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Federal Regulators Order Tesla To Share Data On Autopilot’s Hidden ‘Elon Mode’



Courtesy of teslamotors/Instagram
Federal regulators have ordered Tesla to provide data on a hidden Autopilot setting dubbed “Elon Mode,” which allows drivers to use Autopilot for extended periods without being prompted to engage the steering wheel.
The hidden setting was reported by a Tesla hacker known online as @greentheonly. The hacker claimed to have enabled the feature and posted a video of it in use, though they did not share how to activate it.
In a letter sent to Tesla last month, the National Highway Traffic Safety Administration’s acting chief counsel, John Donaldson, expressed the agency’s “concern” that the feature could lead drivers to pay less attention to the road while using Autopilot.
“Recently, NHTSA became aware that Tesla has introduced an Autopilot configuration that, when enabled, allows drivers using Autopilot to operate their vehicles for extended periods without Autopilot prompting the driver to apply torque to the steering wheel. NHTSA is concerned that this feature was introduced to consumer vehicles and, now that the existence of this feature is known to the public, more drivers may attempt to activate it,” Donaldson wrote.
“The resulting relaxation of controls designed to ensure that the driver remain engaged in the dynamic driving task could lead to greater driver inattention and failure of the driver to properly supervise Autopilot,” Donaldson wrote.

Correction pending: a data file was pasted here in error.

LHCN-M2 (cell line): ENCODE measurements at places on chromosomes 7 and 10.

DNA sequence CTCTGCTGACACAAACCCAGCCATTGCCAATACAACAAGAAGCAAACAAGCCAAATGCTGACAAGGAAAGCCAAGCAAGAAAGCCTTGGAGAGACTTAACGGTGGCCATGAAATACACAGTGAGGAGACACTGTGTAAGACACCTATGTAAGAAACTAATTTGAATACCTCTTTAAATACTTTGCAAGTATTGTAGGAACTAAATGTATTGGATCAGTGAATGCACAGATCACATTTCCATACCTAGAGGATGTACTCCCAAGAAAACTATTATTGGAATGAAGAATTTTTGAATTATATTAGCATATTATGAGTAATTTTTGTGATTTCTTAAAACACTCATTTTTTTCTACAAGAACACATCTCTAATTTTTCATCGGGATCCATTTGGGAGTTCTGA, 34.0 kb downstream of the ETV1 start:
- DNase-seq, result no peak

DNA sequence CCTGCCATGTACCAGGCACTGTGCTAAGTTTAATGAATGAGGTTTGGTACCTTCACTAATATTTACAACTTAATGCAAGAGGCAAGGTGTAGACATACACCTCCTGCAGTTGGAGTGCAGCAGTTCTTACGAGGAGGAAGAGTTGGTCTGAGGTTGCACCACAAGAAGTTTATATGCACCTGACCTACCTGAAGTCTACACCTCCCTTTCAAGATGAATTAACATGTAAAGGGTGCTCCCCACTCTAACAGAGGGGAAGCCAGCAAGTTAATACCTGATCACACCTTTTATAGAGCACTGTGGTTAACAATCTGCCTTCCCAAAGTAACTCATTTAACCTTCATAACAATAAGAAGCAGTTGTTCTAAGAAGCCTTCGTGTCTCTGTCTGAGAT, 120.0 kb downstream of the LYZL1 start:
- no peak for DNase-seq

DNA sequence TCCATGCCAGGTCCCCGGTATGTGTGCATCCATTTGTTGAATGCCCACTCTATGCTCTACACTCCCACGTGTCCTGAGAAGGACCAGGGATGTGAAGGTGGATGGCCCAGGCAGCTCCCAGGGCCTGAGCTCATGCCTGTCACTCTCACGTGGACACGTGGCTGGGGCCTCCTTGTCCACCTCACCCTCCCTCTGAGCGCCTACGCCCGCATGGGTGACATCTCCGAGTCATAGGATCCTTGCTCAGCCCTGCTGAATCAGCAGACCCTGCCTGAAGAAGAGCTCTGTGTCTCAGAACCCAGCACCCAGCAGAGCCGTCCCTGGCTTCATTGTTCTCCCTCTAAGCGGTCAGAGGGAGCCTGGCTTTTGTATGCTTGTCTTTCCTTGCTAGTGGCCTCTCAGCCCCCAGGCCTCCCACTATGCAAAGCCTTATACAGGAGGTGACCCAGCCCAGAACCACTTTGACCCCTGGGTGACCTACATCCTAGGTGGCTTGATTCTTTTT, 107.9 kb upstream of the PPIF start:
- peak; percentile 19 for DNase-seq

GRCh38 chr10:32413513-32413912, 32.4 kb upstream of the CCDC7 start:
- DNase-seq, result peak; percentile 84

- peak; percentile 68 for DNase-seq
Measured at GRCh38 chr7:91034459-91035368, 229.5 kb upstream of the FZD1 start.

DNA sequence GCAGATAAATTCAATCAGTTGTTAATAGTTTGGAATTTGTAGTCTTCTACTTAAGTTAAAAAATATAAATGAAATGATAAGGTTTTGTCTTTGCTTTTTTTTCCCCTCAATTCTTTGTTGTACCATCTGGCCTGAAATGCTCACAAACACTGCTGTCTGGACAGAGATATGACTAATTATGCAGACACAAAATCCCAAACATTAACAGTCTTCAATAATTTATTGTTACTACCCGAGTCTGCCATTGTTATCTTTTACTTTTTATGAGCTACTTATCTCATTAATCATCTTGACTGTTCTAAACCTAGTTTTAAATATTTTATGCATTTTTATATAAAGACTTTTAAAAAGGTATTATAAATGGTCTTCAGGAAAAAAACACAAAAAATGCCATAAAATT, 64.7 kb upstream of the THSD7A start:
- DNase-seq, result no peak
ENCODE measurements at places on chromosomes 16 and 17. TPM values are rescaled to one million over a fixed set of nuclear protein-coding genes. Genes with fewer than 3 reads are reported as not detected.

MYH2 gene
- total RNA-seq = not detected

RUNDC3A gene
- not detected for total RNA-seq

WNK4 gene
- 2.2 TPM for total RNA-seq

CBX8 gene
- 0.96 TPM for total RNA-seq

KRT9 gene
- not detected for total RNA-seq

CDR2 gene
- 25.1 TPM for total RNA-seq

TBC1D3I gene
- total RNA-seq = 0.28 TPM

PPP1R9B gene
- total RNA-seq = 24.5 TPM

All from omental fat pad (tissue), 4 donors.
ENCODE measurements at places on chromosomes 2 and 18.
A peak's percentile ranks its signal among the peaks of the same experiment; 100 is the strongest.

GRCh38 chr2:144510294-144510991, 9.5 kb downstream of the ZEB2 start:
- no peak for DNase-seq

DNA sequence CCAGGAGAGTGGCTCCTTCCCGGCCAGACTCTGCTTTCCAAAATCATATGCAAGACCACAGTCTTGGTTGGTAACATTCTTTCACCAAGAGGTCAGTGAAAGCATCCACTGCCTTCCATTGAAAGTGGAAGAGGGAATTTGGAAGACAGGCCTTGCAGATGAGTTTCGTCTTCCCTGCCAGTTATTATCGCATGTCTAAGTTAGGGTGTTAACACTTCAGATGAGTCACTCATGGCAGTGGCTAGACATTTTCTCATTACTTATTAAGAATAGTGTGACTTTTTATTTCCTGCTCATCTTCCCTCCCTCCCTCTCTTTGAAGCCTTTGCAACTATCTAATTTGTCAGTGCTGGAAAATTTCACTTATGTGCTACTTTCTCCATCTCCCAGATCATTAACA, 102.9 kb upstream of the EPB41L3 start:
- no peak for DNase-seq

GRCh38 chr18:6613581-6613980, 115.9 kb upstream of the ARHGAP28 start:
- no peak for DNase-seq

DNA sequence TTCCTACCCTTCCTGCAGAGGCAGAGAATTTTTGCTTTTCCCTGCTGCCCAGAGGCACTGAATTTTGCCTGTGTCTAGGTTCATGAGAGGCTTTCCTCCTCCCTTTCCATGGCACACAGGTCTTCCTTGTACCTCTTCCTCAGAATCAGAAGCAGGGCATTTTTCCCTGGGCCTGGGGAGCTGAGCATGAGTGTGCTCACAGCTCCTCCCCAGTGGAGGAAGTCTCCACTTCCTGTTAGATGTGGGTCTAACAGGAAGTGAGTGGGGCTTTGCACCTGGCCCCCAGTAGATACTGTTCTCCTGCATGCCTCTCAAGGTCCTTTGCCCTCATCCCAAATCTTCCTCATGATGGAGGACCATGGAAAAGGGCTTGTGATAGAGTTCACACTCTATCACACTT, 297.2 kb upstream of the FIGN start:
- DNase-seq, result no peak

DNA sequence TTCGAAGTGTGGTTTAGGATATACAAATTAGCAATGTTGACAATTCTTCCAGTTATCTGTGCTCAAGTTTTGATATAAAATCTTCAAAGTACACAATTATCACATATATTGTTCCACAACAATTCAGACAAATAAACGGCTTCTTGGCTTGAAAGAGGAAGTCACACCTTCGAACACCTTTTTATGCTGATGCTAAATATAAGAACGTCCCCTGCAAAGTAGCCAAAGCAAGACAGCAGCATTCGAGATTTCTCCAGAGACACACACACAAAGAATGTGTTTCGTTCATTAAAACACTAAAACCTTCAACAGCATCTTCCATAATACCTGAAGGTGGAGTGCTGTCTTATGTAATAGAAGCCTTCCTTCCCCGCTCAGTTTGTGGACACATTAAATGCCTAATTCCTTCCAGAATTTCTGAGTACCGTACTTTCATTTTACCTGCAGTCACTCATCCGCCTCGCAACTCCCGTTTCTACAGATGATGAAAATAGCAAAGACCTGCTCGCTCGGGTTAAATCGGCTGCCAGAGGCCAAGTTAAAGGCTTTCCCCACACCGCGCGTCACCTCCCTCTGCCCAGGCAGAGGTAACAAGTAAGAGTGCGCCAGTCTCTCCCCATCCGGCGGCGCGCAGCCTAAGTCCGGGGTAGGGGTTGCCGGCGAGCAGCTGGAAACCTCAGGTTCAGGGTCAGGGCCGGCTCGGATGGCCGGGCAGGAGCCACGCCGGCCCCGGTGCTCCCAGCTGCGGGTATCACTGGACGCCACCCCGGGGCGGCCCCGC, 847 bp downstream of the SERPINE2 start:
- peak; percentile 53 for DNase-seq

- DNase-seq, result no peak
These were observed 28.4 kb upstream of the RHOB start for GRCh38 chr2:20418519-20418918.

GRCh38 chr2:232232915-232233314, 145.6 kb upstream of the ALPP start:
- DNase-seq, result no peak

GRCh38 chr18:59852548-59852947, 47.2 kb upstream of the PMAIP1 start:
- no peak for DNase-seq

The letter was publicly posted to the agency’s website this week.
“Public and private partnerships are core to American innovation. Safety, security, and creating unique customer experiences are inherent in the exchange of value,” said artificial intelligence adviser and tech executive Marva Bailer, author of “Be Unexpected: Resetting Routines to Revolutionize the Future of Work.”
“Government standards and reporting are standard factors for manufacturing companies. The price of first to market. The price of creation. The price of success,” Bailer said.
The NHTSA’s Office of Defects Investigation had opened a preliminary investigation into Autopilot in 2021, and upgraded the investigation in 2022 to assess the system’s ability to “monitor, assist, and enforce the driver’s engagement with the dynamic driving task during Autopilot operation.”
Tesla’s website warns drivers that “it is your responsibility to stay alert, keep your hands on the steering wheel at all times and maintain control of your car” while using Autopilot, Enhanced Autopilot and Full Self-Driving (FSD) Capability.
CEO Elon Musk recently posted a livestream on X, formerly Twitter, which he also owns, showing a demonstration of an unreleased version of the FSD software, and appeared at times to not be holding the steering wheel.
TMX contributed to this article.